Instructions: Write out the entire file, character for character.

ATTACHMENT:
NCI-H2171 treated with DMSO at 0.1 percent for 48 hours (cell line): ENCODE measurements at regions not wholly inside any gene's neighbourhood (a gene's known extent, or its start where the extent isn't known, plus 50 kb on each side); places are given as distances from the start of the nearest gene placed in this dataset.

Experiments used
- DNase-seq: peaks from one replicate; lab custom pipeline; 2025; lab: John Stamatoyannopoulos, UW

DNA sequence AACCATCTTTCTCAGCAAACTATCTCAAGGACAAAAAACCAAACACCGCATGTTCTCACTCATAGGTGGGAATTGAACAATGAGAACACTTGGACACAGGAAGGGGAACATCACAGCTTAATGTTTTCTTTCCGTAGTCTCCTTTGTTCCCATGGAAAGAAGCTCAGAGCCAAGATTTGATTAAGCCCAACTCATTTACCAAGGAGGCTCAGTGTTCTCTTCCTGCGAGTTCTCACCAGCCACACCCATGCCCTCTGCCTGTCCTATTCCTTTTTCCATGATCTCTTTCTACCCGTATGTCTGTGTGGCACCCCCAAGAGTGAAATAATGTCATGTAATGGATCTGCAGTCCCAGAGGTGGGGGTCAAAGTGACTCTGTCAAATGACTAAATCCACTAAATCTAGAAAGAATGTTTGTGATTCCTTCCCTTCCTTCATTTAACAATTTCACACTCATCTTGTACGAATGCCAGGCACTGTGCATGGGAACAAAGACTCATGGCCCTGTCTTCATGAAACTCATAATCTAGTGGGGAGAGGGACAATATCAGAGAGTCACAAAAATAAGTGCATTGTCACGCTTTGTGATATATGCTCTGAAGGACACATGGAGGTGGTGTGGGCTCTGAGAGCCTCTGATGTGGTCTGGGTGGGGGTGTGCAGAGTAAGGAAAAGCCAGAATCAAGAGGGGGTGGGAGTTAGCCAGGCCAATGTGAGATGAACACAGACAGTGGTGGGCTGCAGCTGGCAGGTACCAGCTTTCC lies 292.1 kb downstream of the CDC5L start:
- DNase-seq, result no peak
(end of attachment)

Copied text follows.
NCI-H2171 treated with DMSO at 0.1 percent for 48 hours (cell line): ENCODE measurements at regions not wholly inside any gene's neighbourhood (a gene's known extent, or its start where the extent isn't known, plus 50 kb on each side); places are given as distances from the start of the nearest gene placed in this dataset.

Experiments used
- DNase-seq: peaks from one replicate; lab custom pipeline; 2025; lab: John Stamatoyannopoulos, UW

DNA sequence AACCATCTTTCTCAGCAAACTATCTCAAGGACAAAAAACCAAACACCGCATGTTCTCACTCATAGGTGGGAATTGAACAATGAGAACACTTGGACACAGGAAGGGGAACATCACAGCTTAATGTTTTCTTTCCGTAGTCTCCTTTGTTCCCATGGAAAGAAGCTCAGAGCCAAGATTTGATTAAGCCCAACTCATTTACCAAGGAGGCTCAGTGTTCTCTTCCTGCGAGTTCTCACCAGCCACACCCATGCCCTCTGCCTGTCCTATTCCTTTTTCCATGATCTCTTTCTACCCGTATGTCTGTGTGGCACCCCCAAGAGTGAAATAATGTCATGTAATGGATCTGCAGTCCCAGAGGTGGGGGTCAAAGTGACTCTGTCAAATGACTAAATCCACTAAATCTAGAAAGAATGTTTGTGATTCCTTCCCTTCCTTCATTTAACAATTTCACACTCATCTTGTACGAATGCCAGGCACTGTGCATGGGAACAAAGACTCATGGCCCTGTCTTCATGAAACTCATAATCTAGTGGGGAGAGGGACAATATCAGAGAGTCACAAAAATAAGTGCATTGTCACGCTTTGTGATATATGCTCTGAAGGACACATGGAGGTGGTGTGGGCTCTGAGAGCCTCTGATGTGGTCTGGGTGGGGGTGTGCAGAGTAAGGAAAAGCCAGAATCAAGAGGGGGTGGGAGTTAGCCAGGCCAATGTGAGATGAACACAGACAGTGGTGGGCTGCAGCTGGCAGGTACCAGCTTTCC lies 292.1 kb downstream of the CDC5L start:
- DNase-seq, result no peak